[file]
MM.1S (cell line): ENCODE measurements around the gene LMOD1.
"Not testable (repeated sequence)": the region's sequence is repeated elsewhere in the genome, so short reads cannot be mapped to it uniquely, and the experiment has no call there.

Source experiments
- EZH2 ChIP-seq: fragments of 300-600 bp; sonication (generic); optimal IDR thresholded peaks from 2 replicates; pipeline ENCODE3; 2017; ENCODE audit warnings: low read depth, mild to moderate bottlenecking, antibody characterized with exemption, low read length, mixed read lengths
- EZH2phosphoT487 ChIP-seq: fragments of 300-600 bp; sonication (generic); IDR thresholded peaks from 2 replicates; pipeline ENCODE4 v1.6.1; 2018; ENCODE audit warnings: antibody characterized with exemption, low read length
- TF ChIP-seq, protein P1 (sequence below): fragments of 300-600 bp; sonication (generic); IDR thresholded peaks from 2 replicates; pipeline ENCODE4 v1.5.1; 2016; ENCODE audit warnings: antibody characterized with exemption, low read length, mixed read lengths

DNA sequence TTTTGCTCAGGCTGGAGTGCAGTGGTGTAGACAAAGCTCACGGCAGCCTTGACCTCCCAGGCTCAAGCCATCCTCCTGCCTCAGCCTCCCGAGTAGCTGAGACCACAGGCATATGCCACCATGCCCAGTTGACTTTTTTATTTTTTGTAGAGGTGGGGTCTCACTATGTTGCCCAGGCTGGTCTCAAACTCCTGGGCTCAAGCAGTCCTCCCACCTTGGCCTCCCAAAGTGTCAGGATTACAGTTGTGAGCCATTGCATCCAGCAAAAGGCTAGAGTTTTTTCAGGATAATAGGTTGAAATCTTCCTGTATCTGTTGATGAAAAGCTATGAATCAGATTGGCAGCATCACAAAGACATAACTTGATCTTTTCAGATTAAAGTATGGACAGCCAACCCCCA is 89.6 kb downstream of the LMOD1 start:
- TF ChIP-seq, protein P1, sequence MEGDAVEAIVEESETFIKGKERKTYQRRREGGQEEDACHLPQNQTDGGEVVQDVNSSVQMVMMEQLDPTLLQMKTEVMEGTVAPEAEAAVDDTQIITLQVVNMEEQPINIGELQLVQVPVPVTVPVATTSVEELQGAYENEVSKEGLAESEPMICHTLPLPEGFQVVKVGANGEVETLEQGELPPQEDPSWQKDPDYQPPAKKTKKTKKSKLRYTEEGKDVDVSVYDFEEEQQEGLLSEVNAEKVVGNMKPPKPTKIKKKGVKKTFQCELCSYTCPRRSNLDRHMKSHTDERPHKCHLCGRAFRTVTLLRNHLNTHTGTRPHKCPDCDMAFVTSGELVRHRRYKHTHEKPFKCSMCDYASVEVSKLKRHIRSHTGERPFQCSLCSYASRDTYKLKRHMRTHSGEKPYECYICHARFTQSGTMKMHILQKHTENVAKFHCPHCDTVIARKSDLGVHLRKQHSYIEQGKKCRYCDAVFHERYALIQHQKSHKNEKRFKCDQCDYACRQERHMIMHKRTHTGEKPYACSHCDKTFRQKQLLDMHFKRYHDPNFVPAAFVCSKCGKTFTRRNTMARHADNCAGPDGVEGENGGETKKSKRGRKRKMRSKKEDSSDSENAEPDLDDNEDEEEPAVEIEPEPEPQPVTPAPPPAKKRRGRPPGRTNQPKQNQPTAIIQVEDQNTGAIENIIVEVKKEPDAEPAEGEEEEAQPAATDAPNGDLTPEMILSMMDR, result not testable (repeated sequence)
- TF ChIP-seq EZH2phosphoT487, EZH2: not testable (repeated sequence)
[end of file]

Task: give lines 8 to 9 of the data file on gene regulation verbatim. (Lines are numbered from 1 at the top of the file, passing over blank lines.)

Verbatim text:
- TF ChIP-seq, protein P1, sequence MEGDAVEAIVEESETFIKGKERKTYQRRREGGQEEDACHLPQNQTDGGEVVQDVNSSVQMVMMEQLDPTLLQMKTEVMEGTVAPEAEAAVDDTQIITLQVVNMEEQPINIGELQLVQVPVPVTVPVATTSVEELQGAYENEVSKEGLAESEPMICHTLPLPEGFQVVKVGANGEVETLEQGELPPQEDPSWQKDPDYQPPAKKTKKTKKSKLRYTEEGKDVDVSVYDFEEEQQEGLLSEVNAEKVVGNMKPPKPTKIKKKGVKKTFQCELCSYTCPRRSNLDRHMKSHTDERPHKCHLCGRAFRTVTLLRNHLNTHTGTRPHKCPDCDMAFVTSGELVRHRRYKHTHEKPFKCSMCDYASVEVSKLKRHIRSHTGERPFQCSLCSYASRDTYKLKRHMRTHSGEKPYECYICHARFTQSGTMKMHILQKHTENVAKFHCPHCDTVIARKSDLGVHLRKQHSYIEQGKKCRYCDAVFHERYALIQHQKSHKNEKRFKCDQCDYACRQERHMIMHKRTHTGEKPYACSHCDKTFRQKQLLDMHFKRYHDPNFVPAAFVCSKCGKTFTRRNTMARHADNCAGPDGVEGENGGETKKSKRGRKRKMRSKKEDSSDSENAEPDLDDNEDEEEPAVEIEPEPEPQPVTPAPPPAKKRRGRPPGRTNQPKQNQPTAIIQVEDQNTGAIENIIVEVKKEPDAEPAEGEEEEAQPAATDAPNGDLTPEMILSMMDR, result not testable (repeated sequence)
- TF ChIP-seq EZH2phosphoT487, EZH2: not testable (repeated sequence)